Renting a villa is also an option and one that would give you your own space. There are a few villas for rent on Bora Bora (with a view of the lagoon) that sleep two and range in price from $1899 to $2560 a week. On the high-end, it's about $350 per night, which is on the expensive side, but with your own kitchen you can self-cater, sleep in, and make your own rules.
Also, try dining at the roulottes instead of a pricey restaurant. These mobile food vans sell chicken, crepes, steak, and the traditional poisson cru (raw fish marinated in lime juice and coconut milk). They usually open around 6 p.m., and you can pull up a stool to eat or do take away. Some vans will even allow you to bring your own alcohol; just make sure you ask first.
You could also consider going to an island other than Tahiti.
• Moorea has the greatest range of budget accommodations (camping, self-catering, pensions, small hotels) and there are numerous restaurants nearby that allow you to dine according to your budget.
• Huahine has great villa-car-boat rental deals and there are reasonably priced restaurants and roulottes in Fare.
• There are no resorts on Maupiti, 25 miles west of Bora Bora, which eliminates the expensive option and most of its accommodations include the half-board (breakfast and dinner) option. There are very few excursions, but those that do exist will be cheaper than on other islands. This lack of options and lack of people might be exactly what you're looking for.
And check out Airtahiti.com. They are always offering amazing packages. If you can find a cheap flight from Orlando to New York's JFK, you might be able to make it work.
Atlanta, Ga.: Help. I would like to visit Australia and Tahiti, and limit my trip to 15 days. I would like to keep the price below $2,500. Is that possible? What time of year is it most affordable to travel to this area?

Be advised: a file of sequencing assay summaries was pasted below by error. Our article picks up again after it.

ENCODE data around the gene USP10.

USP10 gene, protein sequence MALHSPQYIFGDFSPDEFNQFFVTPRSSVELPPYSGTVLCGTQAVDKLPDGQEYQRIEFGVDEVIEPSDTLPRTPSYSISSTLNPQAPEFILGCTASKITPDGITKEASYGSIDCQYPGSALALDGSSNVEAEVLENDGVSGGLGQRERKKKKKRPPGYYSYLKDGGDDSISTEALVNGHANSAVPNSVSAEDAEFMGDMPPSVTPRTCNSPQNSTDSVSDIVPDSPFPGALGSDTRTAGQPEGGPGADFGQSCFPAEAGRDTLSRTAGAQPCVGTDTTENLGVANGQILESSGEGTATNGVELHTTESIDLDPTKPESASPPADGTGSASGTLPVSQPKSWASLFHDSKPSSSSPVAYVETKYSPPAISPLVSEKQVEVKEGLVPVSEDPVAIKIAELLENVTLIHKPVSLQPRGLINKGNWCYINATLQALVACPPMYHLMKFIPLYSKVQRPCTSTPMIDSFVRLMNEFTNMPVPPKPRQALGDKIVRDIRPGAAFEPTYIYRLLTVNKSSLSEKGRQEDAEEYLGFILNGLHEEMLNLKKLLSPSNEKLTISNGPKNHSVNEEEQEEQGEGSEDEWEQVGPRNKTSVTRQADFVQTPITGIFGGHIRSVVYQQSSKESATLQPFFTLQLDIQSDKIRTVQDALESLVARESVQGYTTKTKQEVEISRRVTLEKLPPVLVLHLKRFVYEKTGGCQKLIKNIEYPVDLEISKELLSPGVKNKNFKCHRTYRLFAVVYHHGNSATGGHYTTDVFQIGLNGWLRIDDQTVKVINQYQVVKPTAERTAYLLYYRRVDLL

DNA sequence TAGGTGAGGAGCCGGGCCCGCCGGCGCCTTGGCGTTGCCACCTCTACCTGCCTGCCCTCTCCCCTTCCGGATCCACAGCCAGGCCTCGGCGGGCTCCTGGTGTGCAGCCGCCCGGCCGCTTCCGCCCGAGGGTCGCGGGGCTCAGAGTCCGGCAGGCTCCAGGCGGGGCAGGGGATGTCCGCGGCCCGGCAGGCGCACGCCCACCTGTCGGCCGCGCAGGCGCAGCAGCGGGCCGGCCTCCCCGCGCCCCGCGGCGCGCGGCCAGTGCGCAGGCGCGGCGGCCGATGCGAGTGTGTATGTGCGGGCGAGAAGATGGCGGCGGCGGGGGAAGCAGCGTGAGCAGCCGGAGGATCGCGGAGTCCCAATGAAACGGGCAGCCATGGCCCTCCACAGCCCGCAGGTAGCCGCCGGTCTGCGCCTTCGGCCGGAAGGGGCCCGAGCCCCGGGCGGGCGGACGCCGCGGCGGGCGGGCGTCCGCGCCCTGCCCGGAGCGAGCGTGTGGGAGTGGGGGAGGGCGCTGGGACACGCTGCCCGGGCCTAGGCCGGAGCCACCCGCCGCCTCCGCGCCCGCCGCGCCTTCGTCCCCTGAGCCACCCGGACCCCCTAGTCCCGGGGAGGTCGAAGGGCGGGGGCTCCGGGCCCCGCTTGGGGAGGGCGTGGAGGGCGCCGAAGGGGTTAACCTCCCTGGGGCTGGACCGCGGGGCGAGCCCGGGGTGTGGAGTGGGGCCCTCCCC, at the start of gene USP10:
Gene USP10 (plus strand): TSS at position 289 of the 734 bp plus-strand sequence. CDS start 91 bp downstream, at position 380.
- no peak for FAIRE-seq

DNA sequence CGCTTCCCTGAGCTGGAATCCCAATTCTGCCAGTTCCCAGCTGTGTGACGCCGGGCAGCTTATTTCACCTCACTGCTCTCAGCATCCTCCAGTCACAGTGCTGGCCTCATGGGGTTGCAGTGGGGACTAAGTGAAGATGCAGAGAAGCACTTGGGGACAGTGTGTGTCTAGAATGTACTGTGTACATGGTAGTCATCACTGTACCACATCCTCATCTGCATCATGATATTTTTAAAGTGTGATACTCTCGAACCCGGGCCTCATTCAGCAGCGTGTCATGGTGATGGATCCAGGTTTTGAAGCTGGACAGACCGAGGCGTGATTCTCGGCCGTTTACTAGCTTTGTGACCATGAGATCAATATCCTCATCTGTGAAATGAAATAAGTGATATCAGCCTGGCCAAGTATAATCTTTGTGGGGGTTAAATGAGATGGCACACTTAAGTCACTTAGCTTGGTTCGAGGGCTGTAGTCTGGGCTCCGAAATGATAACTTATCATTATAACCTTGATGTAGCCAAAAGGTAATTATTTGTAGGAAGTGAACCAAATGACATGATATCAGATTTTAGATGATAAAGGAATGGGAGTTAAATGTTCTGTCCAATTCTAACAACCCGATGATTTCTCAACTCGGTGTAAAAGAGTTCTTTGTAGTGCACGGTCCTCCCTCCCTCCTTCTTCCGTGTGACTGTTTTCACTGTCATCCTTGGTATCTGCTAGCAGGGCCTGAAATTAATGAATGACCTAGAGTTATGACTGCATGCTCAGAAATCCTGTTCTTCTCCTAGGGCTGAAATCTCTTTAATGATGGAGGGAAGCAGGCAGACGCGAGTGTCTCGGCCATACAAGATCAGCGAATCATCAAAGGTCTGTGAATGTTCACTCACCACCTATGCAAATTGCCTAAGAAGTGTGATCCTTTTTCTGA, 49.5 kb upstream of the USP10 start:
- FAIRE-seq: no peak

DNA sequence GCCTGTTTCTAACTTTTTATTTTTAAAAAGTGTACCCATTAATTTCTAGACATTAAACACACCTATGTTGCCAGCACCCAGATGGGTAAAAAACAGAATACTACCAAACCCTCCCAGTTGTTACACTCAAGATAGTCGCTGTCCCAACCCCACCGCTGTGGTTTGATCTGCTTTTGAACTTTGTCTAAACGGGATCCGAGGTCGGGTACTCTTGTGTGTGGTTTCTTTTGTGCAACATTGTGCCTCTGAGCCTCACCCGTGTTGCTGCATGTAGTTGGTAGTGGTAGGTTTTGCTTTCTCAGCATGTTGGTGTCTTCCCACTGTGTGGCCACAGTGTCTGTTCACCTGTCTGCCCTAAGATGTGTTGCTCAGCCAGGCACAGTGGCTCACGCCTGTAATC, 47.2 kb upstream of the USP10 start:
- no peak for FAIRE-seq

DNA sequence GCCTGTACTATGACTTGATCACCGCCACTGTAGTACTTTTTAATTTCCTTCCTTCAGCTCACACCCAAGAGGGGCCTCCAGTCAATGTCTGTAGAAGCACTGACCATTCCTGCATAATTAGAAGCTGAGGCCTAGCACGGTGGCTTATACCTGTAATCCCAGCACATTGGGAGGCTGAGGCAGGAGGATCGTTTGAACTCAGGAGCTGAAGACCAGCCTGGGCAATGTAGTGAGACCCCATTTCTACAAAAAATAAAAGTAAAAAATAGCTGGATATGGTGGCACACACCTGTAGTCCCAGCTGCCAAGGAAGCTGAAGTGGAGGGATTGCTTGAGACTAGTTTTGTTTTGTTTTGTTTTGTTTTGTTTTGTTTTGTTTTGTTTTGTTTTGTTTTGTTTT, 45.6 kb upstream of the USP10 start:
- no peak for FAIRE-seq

Alexis Kelly: I hate to break it to you, but I don't think it's possible to keep this type of trip under $2,500. The airfare alone could cost that much. I did see recently that Qantas was offering an economy ticket from NY's JFK to Sydney for about $1000 roundtrip. They were also offering special deals with American Airlines for connecting flights from other US cities to get to NYC, but none of the cities were Atlanta. So this means you still have to get to NYC, and then get to Tahiti once you're in Sydney. And then you have to stay somewhere, eat something, and maybe even leave your room to see some sights. It all adds up!
For this type of trip, I would figure around $3,500 for flight and accommodation, but again that does not include food. See what a travel agent, Air Tahiti Nui, or maybe even Qantas can come up with.
Air Tahiti Nui offers stopover packages from LA to Sydney, with the option to stay in Tahiti for 2-4 nights (a longer stay is an additional cost), but I would suggest calling them directly (or checking out their web site) to see what they have to offer.